Truecaller Signs Up Indian Users For UPI Without Their Consent, Company Says It Was A Bug

India’s digital payments space has been growing quite rapidly in the recent past, but it clearly isn’t growing fast enough for Truecaller — it’s gone ahead and spurred some growth that isn’t quite organic.

Several Indian Truecaller users have been surprised to find out they’ve been signed up for UPI without their knowledge. Users discovered that upon updating their Truecaller apps, an encrypted SMS had been sent to verify their phone number, and they’d then received an SMS from ICICI bank saying that the registration for their UPI accounts had started. “I woke up and checked my android phone, which auto-updated a few apps, including Truecaller. It automatically, immediately sent an encrypted SMS from my phone to an unknown number, following which ICICI Bank sent me a SMS,” wrote Dheeraj Kumar on Twitter. “Your registration for UPI app has started,” the SMS said. Kumar added that he didn’t even have an account with ICICI bank, but it was likely the bank that had partnered with Truecaller to launch its UPI service.

 

This wasn’t the only complaint on social media about the sign ups. “Dear Truecaller without my permission how can u register my bank for UPI. This is totally unauthorized step you did,” wrote Neelkamal Gilani.

Several other users also made similar complaints. “This is quite unacceptable and a serious breach of privacy policy,” said Raj Kapur.

Meanwhile, Truecaller has reacted to the social media complaints, and claimed that the behaviour of its app was the result of a bug. “We have discovered a bug in the latest update of Truecaller that affected the payments feature, which automatically triggered a registration post updating to the version. This was a bug and we have discontinued this version of the app so no other users will be affected,” a Truecaller spokesperson told TechCrunch. Truecaller has also been reportedly calling up the affected people, and said that it’s in the process of rolling back their registrations to UPI. We are in the process of deregistering all the affected users,”  said Sony Joy, head of Truecaller Pay. “We commit to it that it will be done by EOD. This is an unfortunate slip in our release process, it’s extremely rare that we miss a bug like this. We’re extremely sorry for the bad experience. We’ll make up for it,” he added.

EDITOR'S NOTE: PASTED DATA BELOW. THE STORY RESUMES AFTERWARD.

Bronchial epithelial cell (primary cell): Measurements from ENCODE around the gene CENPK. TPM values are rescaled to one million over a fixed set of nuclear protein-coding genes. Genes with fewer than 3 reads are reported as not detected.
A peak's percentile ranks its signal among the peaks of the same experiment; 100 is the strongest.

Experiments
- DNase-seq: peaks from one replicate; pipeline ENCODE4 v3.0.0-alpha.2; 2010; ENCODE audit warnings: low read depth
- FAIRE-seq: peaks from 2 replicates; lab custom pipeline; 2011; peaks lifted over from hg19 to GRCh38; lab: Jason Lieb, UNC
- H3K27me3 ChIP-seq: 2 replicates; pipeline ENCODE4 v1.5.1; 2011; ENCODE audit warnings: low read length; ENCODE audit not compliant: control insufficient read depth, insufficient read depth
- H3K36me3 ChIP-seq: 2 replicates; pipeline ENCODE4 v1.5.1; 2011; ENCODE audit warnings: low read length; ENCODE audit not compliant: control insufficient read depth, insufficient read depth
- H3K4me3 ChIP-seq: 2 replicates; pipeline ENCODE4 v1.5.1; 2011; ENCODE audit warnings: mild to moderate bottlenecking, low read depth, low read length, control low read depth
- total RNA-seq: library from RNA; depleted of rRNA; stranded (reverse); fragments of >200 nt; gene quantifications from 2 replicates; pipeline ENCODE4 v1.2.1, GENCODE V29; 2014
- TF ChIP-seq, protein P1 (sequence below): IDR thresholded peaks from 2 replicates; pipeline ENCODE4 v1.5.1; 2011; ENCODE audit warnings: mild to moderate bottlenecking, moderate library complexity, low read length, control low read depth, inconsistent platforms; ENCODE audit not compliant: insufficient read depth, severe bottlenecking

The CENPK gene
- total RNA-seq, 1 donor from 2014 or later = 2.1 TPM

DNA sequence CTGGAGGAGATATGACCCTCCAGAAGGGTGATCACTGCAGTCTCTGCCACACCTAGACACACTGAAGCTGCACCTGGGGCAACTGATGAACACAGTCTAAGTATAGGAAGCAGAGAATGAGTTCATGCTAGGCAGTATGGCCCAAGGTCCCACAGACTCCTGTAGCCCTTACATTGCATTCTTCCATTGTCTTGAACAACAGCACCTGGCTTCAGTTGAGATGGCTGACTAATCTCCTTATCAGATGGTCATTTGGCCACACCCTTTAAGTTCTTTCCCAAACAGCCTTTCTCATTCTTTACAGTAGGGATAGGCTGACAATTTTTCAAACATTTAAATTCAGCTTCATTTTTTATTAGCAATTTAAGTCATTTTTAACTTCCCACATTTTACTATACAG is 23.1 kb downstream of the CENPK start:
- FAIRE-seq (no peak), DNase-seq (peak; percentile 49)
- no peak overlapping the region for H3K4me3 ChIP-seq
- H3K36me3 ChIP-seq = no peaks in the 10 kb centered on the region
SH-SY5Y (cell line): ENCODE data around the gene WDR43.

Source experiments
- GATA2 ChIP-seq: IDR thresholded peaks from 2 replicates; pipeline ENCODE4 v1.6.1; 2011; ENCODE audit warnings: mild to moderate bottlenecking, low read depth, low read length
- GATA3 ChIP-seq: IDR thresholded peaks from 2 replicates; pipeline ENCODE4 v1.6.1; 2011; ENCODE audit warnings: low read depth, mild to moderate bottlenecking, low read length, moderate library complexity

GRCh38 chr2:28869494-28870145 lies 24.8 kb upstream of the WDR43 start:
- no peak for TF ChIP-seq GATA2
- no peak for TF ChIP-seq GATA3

Other financial companies have previously found themselves in hot water for being overly eager to sign up users, and registering them without their consent. Last year, Airtel Payments Bank had been penalized by the Reserve Bank for signing up users without their express consent, and opening bank accounts in their name without their knowledge. Paytm, too, has been accused of opening people’s accounts in its Payments Bank without their consent.

Truecaller’s misstep, though, will put even more focus on how foreign apps implement India’s UPI interface. WhatsApp had released its own UPI implementation more than a year ago, but it currently lies in limbo over concerns around where it would store its user data. Truecaller is based out of Sweden, and had launched its UPI interface two years ago. It’s still trying to grow its userbase though — only one in 10 of its Indian users were signed up for UPI as of February this year. But signing up users for its service without their knowledge isn’t the best look for the company, given how financial apps need a display a high degree of responsibility to be able to win over the trust of their customers. Truecaller has apologized for its “bug”, but in a market already crowded with UPI apps, the gaffe isn’t going to help its digital payment ambitions one bit.

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